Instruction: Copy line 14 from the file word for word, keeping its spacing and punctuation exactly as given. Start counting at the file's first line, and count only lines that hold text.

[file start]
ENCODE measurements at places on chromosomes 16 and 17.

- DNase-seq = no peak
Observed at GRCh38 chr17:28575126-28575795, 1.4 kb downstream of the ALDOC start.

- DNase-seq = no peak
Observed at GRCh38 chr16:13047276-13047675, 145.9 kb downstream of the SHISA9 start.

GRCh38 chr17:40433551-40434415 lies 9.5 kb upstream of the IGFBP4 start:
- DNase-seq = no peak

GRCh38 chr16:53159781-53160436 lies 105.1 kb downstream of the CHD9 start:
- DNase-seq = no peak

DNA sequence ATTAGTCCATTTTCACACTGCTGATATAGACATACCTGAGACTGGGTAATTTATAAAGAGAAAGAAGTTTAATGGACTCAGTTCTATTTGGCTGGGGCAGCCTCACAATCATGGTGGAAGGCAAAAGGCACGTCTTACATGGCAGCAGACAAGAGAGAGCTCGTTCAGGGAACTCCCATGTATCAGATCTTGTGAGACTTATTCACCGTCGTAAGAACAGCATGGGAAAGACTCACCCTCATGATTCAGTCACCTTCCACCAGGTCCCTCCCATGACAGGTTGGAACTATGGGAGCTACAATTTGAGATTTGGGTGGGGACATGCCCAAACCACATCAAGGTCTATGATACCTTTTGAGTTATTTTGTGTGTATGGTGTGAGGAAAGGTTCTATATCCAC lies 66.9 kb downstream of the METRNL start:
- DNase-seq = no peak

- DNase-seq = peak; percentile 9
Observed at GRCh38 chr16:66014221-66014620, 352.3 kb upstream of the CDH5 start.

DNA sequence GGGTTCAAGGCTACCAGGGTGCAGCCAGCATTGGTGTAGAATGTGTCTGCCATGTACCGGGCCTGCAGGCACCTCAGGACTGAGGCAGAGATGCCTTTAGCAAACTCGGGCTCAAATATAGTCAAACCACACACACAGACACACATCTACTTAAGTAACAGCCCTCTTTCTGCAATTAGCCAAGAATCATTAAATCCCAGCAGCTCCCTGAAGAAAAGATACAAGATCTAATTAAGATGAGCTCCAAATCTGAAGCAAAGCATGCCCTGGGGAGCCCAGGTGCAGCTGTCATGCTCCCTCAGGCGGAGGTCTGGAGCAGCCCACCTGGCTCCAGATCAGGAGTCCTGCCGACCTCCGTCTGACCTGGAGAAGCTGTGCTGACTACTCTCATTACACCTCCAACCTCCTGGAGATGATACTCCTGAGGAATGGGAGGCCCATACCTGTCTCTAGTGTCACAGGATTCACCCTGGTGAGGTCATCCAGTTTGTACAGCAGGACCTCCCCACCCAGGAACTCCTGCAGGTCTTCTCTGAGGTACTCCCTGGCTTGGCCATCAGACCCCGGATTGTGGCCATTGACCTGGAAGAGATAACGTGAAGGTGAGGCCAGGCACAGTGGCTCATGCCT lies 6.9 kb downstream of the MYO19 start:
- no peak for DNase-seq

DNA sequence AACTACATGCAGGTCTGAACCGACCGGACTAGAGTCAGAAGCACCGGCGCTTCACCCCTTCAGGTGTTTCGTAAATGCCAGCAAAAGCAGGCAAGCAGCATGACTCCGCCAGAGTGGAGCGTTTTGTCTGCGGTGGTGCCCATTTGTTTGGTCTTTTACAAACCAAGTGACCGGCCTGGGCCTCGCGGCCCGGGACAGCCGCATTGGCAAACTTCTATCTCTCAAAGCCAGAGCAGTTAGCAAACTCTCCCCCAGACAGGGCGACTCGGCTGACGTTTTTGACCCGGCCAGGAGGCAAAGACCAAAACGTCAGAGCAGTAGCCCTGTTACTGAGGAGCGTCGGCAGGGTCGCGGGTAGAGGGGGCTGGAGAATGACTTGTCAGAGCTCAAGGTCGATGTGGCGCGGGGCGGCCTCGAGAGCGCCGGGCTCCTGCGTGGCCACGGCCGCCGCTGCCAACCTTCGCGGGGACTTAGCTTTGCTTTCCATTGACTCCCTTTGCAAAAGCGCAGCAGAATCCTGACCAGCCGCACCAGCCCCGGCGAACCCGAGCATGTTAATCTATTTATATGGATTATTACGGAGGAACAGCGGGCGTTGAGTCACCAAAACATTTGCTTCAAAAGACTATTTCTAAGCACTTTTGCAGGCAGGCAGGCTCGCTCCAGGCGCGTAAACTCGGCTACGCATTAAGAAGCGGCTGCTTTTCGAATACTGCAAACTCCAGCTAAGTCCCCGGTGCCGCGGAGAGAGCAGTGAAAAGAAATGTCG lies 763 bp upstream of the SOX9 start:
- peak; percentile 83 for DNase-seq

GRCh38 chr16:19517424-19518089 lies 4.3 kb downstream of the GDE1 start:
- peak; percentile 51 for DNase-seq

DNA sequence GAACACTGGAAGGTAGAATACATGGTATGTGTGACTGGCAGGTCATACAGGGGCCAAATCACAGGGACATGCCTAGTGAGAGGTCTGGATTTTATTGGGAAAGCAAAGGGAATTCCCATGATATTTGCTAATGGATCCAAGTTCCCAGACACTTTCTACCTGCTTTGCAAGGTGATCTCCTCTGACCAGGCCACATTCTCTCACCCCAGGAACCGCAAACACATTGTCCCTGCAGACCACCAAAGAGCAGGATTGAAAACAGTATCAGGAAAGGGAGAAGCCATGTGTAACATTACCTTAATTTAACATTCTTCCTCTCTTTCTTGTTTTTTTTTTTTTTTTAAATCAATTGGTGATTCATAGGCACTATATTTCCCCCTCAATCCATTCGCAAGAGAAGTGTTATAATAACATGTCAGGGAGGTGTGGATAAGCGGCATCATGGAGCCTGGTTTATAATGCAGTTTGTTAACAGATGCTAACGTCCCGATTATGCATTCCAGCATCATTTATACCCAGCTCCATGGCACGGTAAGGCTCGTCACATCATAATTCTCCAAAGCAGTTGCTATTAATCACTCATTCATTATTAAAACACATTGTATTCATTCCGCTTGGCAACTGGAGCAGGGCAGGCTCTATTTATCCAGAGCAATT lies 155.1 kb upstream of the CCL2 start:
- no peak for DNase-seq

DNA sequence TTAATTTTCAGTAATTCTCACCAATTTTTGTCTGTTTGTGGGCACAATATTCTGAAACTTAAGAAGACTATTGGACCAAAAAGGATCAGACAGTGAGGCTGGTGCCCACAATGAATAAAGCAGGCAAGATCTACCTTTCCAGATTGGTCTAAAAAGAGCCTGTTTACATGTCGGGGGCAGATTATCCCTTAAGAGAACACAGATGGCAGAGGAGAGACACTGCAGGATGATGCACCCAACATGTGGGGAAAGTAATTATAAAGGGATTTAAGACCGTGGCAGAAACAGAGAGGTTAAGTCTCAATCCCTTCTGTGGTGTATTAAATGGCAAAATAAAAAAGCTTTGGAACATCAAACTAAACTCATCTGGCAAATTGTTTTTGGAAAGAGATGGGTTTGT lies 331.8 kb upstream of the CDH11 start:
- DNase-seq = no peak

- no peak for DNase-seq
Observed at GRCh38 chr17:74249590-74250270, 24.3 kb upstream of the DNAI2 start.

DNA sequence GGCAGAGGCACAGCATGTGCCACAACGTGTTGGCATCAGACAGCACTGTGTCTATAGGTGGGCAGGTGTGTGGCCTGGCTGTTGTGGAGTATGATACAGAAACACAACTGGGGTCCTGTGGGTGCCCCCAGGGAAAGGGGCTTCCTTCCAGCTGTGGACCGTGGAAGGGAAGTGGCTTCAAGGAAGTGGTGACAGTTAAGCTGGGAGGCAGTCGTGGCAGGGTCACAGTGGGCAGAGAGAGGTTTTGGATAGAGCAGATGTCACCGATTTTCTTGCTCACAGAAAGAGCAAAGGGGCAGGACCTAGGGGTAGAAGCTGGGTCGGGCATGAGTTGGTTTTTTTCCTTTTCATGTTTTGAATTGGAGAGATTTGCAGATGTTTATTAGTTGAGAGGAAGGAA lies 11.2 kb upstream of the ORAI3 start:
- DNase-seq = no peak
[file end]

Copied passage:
DNA sequence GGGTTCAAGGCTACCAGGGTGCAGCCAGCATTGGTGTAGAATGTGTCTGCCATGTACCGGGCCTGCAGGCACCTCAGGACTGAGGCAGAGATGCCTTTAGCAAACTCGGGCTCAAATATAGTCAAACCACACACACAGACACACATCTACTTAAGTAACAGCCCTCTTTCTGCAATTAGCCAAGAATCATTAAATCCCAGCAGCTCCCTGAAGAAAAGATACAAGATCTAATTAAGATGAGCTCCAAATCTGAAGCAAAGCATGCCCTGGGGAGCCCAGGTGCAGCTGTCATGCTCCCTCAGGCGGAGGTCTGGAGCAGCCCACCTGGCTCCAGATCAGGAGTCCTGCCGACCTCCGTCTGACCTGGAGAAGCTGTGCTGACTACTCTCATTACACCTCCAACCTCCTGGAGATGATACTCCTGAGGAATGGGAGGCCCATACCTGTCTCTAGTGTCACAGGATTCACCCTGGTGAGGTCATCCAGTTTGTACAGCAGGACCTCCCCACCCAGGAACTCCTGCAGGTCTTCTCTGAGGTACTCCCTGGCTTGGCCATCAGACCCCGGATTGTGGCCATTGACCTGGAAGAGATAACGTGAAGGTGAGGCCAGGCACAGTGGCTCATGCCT lies 6.9 kb downstream of the MYO19 start: